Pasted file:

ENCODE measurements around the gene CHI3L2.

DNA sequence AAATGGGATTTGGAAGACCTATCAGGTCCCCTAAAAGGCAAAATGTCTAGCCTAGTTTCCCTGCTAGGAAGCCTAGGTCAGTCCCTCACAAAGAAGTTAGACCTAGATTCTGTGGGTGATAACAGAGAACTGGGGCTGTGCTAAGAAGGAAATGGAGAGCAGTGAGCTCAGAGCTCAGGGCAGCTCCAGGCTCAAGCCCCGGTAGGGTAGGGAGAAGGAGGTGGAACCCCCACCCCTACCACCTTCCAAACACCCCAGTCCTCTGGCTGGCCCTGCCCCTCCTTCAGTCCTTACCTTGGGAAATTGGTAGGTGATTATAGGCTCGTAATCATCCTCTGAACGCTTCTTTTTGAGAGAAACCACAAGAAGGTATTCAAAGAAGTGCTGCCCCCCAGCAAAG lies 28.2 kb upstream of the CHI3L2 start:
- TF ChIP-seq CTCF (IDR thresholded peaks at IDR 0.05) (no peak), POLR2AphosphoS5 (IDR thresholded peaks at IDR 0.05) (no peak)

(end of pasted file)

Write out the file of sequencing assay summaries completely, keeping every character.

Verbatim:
ENCODE measurements around the gene CHI3L2.

DNA sequence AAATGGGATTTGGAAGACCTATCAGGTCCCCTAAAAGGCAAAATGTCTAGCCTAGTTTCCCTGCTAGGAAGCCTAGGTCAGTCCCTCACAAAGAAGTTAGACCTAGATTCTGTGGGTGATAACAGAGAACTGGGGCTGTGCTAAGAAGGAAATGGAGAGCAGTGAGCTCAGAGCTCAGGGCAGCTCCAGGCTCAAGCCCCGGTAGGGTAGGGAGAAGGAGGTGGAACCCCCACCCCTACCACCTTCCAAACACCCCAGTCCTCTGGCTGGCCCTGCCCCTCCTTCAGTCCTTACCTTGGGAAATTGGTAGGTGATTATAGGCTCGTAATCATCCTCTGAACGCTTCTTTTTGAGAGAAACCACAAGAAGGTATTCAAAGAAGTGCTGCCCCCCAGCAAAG lies 28.2 kb upstream of the CHI3L2 start:
- TF ChIP-seq CTCF (IDR thresholded peaks at IDR 0.05) (no peak), POLR2AphosphoS5 (IDR thresholded peaks at IDR 0.05) (no peak)